For this week's paper, we took a closer look at what the "cleanup contractors" hired by the city to dismantle illegal campsites actually do. Since April, the city has paid security firm Pacific Patrol Services to chronicle the leavings of campers forced to move along, then stash items deemed personal property (as opposed to refuse) for 30 days so it can be claimed.
Mayor Charlie Hales' office, in announcing the deal to the Mercury, said it was an effort to better keep track of what cleanups are going on, and where. But it also enshrines a process mandated in a 2012 federal lawsuit settlement between the city and aggrieved campers. And the contract doesn't seem to apply to campsites police officers remove.
Anyway, campsite cleanups are a decent paying gig. Under a new amended contract, PPS employees earn between $25 and just over $30 an hour for their time—but they're guaranteed four hours of pay just for showing up. That's less generous than the last agreement the city signed, which had taxpayers shelling out $703 any time PPS showed up for a cleanup—even if it was cancelled or a false alarm.
As we reported, taxpayers paid more than $4,000 for the services from April through June 3. The city has agreed to pay more than $200,000, if need be, through June 2015.
On Tuesday, when I tagged along on a cleanup on a piece of Bureau of Environmental Services land, the PPS contractors said they couldn't talk to me about what they do. They'd been explicitly ordered by higher-ups not to do so. But it was clear they are a relatively minor piece of what turns out to be a fairly labor-intensive production.
Well before PPS arrived, a BES employee and four Portland police officers spent nearly an hour making their way through a warren of paths between the Springwater Corridor and Johnson Creek, letting three campers know they'd need to move on (one was arrested for violating an exclusion order). Only then were PPS employees clear to make their way through the property, classifying what was refuse and what should be stored and catalogued for potential pick-up. It would be a rough job if they were responsible for the whole affair, but they're not.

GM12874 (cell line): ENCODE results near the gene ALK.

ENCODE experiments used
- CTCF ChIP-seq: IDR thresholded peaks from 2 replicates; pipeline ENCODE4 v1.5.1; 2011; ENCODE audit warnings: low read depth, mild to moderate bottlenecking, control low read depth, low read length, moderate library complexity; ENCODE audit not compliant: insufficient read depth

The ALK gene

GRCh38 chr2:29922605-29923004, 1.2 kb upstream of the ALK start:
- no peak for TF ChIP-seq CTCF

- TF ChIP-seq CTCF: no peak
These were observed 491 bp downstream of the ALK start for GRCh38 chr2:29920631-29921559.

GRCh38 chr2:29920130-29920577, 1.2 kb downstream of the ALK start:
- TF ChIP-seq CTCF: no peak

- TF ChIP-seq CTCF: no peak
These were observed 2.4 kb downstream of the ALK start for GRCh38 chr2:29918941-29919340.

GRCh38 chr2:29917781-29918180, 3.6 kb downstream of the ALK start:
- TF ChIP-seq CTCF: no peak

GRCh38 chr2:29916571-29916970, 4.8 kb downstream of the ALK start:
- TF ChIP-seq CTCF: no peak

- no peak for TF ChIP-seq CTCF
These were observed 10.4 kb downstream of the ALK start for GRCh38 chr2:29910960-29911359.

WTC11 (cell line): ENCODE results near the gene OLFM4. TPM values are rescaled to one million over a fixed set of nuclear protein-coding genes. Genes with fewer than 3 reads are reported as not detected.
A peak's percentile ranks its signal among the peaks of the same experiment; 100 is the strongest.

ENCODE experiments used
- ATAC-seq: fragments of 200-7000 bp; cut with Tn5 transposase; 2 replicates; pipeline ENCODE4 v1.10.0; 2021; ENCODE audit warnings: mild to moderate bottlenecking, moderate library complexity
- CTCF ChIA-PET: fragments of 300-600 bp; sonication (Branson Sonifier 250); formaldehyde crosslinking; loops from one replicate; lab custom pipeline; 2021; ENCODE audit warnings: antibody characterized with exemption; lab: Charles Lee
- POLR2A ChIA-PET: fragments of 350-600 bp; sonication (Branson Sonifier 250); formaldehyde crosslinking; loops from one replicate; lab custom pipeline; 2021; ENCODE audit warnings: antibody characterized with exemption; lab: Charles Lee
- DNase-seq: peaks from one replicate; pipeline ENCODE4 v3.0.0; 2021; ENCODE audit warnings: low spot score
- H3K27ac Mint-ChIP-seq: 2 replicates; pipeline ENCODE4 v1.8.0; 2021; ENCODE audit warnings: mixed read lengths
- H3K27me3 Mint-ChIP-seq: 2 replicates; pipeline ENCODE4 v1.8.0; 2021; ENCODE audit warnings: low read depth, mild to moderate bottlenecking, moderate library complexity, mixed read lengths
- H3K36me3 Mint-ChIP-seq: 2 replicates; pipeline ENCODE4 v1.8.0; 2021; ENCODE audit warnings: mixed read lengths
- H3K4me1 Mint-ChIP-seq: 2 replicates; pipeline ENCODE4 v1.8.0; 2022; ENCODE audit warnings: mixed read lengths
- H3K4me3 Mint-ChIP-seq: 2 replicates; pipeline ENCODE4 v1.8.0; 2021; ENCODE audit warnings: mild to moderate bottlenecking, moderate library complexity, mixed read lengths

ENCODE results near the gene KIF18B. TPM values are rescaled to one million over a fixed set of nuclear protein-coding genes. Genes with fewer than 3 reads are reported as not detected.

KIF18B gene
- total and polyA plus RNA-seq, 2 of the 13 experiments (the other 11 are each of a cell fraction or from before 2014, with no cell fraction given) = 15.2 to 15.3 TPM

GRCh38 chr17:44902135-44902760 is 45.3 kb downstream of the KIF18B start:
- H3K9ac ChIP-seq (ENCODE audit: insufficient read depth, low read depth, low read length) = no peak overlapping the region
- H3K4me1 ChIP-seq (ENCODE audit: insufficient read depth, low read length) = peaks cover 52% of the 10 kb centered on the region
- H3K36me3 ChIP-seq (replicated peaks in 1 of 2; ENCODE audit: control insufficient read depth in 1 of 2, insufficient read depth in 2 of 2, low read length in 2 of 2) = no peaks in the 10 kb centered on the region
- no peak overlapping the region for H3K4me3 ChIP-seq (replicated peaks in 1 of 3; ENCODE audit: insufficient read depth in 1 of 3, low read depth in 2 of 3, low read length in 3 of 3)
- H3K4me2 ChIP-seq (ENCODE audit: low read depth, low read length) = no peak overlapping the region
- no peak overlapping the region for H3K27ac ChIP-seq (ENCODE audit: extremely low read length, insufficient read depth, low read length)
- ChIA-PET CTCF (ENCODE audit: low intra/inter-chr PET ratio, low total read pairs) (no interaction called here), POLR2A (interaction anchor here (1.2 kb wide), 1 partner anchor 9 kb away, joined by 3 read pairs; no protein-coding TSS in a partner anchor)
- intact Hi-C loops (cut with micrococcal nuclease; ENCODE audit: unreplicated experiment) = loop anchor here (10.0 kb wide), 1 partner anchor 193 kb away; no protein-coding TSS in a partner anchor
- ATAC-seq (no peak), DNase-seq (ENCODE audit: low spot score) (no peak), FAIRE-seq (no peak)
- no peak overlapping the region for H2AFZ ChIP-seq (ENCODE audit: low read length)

In fact, it's Multnomah County inmates being paid $1 a day who do the bulk of the cleanup at these campsites—they deal with piles of trash that are inevitably more bountiful than "personal property." Beyond the salaries of city staff who work these things, and the $25-30 hourly rate of PPS employees, the city pays $565 a day for those inmate work crews.
My experience Tuesday was far from atypical. For a better sense of how campsite cleanups are unfolding this summer, check out these inventory reports PPS is required to file with the city [pdf]. They only cover a fraction of the cleanups that have occurred to-date, but they're relatively similar. In one instance, PPS workers spent four hours at a site, collecting and saving dozens of personal property items. In another, they spent 5 and a half hours at a cleanup, but only collected a handful of items. In a third, they showed up at a site to find it wasn't a campsite at all.
It's interesting stuff, and it prompted the Mercury to ask the city if PPS was necessary at all, given its limited role and the sizable city resources already being used (Portland Parks and Recreation hasn't been using the contractor for cleanups). Abby Coppock, a spokeswoman for the Office of Management and Finance, says, yes, it is necessary. Here's her full response.
Each entity on site for a given cleanup plays a different role. PPS plays a coordinating role and they provide consistency in the larger process across bureaus. The inmate crews only pick up trash. PPS identifies, collects, stores and manages the personal property. They inventory, take pictures, and provide reports. PPS coordinates all parties involved at a site, including inmate crews, police, dumpster vendors, and hazardous waste removal. City employees are involved at different levels depending on the bureau. Some bureaus no longer have staff onsite and PPS coordinates the whole thing, others still provide some oversight. Police are contacted for most cleanups and provide safety if needed. Each cleanup is still unique in terms of the situation and who might be needed.